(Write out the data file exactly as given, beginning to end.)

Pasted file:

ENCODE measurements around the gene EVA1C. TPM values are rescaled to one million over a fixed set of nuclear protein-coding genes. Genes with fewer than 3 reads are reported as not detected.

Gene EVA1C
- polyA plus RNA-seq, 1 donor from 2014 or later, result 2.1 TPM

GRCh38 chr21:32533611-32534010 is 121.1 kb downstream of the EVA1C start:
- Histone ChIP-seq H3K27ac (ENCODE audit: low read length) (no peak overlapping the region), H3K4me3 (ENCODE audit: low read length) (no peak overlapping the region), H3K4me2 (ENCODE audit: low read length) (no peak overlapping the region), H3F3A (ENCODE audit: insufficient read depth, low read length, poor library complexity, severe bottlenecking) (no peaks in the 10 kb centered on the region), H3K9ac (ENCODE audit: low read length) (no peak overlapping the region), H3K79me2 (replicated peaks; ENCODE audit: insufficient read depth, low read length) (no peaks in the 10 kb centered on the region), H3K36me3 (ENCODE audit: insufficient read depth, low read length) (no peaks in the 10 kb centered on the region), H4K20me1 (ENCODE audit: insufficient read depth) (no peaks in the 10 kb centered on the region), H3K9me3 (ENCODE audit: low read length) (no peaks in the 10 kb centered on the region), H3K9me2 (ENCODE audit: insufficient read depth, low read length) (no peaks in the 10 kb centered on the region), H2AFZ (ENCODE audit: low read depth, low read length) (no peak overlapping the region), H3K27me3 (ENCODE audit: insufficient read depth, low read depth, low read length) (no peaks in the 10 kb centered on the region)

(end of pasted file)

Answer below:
ENCODE measurements around the gene EVA1C. TPM values are rescaled to one million over a fixed set of nuclear protein-coding genes. Genes with fewer than 3 reads are reported as not detected.

Gene EVA1C
- polyA plus RNA-seq, 1 donor from 2014 or later, result 2.1 TPM

GRCh38 chr21:32533611-32534010 is 121.1 kb downstream of the EVA1C start:
- Histone ChIP-seq H3K27ac (ENCODE audit: low read length) (no peak overlapping the region), H3K4me3 (ENCODE audit: low read length) (no peak overlapping the region), H3K4me2 (ENCODE audit: low read length) (no peak overlapping the region), H3F3A (ENCODE audit: insufficient read depth, low read length, poor library complexity, severe bottlenecking) (no peaks in the 10 kb centered on the region), H3K9ac (ENCODE audit: low read length) (no peak overlapping the region), H3K79me2 (replicated peaks; ENCODE audit: insufficient read depth, low read length) (no peaks in the 10 kb centered on the region), H3K36me3 (ENCODE audit: insufficient read depth, low read length) (no peaks in the 10 kb centered on the region), H4K20me1 (ENCODE audit: insufficient read depth) (no peaks in the 10 kb centered on the region), H3K9me3 (ENCODE audit: low read length) (no peaks in the 10 kb centered on the region), H3K9me2 (ENCODE audit: insufficient read depth, low read length) (no peaks in the 10 kb centered on the region), H2AFZ (ENCODE audit: low read depth, low read length) (no peak overlapping the region), H3K27me3 (ENCODE audit: insufficient read depth, low read depth, low read length) (no peaks in the 10 kb centered on the region)